This concludes our study of African Music. We will continue on our journey through the music of the world when we visit the Middle East. If you have questions refer to your syllabus or any of the online resources I discussed in our Zoom Meetings in May.
As promised, here are a few of the songs I transcribed from this music book. The first track has examples of different styles. The others have selections from different songs. Or something along those lines.
According to my Guitar Atlas Series book on Indian Music, the classical system of Indian music is over 3000 years old. The book has the sheet music for a few of those ancient songs. I took said sheet music from the book and mixed all of the songs together. In order of appearance, here areContinue reading “From Me To You”
Number 39 in the Big Book of Classical Music is a classic. That’s why it’s in the book. Slow Dance Version: In The Hall of the Mountain King, by Edvard Grieg (1843-1907) is a piece of orchestral music composed in 1875 as incidental music for the sixth scene of act 2 in Henrik Ibsen’s 1867Continue reading “One More for The Road”
Number 38 in the countdown of classical music is a version of a 13th century song that was written by Wolfgang Amadeus Mozart (1756-1791). It is called Ave Verum Corpus. According to wikipedia.com, “Ave verum corpus” is a short Eucharistic chant that has been set to music by many composers. It dates to the 13th century, first recordedContinue reading “Number 38”
Song number 36 from the Big Book of Classical Music is an excerpt from Tchaikovsky’s 6th Symphony “Pathetique.” Fun Fact: It is another song written right before the composer left this mortal coil. According to Britannica.com, Pathétique Symphony, or Symphony No. 6 in B Minor, Op. 74, the final composition by Peter Tchaikovsky. Called the “Passionate Symphony” by theContinue reading “So That’s Why It’s Called Pathetique”
Today’s entry is song #35 from the Big Book of Classical Music. It is used as the theme song to PBS Masterpiece Theater. The composer is Jean-Joseph Mouret (1682-1738), and it is entitled “Rondeau.” The first version has a treble clef where it should be a bass clef, but it still works. According to Wikipedia,Continue reading “A Trill A Minute”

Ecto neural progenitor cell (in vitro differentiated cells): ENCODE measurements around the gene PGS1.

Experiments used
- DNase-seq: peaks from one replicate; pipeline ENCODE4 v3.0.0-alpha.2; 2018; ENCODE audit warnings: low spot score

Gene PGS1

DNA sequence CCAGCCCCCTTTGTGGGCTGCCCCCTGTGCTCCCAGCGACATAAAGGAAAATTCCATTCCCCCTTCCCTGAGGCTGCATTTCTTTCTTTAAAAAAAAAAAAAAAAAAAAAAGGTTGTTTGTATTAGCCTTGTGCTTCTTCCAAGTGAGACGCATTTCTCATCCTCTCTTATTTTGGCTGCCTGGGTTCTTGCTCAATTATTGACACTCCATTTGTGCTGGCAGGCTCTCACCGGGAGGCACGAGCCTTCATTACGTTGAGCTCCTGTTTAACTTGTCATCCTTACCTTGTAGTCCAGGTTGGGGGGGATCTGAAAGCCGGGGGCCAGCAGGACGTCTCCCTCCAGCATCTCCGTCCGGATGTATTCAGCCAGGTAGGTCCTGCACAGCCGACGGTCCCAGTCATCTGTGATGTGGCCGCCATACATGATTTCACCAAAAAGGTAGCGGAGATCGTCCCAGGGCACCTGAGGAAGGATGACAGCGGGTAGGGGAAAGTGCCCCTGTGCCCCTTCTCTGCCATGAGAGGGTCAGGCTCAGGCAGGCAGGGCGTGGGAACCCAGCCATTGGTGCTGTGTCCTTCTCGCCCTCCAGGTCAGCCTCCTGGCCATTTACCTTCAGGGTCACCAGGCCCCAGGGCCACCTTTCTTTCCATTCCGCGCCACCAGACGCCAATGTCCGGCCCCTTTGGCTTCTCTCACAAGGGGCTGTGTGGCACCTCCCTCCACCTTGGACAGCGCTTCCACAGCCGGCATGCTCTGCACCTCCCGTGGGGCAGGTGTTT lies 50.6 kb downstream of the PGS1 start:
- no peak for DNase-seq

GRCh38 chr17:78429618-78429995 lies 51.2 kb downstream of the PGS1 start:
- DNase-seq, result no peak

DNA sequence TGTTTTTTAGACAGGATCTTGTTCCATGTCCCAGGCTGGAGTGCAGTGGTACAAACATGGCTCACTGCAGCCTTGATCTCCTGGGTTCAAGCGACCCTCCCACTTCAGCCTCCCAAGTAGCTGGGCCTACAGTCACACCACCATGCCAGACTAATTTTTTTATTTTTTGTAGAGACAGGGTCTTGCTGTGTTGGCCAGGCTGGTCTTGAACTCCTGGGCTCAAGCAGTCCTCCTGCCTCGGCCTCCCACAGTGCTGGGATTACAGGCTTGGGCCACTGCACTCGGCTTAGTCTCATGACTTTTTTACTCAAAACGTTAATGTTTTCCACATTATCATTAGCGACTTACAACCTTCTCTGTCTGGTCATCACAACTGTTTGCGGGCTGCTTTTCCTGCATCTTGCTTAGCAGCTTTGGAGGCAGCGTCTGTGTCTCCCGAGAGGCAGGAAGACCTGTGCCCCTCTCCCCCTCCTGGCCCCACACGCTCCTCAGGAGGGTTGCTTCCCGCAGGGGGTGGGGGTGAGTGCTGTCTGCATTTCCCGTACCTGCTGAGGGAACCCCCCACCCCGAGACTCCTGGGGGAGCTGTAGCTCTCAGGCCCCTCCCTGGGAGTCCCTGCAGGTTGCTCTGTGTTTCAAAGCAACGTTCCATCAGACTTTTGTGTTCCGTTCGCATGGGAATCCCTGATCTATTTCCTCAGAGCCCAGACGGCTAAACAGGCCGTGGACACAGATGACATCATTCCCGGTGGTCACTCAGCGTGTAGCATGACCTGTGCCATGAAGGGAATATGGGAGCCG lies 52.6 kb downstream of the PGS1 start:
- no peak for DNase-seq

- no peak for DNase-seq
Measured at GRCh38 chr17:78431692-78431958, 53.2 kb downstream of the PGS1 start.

We continue on the magical classical musical journey with a song by Mozart (1756-1791), entitled “Lacrymosa” or “Tearful.” It is from his Requiem opera. According to wikipedia, The Requiem in D minor, K. 626, is a requiem mass by Wolfgang Amadeus Mozart (1756–1791). Mozart composed part of the Requiem in Vienna in late 1791, but it was unfinished at his death on December 5 the sameContinue reading “Number 34”
This song is an excerpt from a song called Largo, written by George Frideric Handel way back in 1738. And it took a hundred years for it to catch on. It just goes to show you, doesn’t it? What exactly that is I am not sure. I’m just saying. This is the fifth song byContinue reading “52 Magical Bars”
We continue on our journey through the Big Book of Classical Music with song number 32. Here are three versions of Meditation, from the opera “Thais” by Jules Massenet. According to our good friends at brittanica.com, Jules Massenet, in full Jules-Émile-Frédéric Massenet, (born May 12, 1842, Montaud, near Saint-Étienne, France—died August 13, 1912, Paris), was a leading French opera composer, whoseContinue reading “Only 68 Songs to Go”
Continuing our journey through the “Big Book of Classical Music,” here are a couple of versions of a song called Panis angelicus (Bread of Angels) by French Composer Cesar Franck: According to Britannica.com, César Franck, in full César-auguste Franck, (born Dec. 10, 1822, Liège, Neth.—died Nov. 8, 1890, Paris, France), was a Belgian-French Romantic composer and organist who was theContinue reading “Song Number 31”
I have a feeling that getting through all 100 songs from the “Big Book of Classical Music” is going to take a lot longer than I thought. It’s the journey that is important, right? Some of these composers I am familiar with, others not so much. Song Number 30 is an excerpt from Gabriel Faure’sContinue reading “Song Number 30”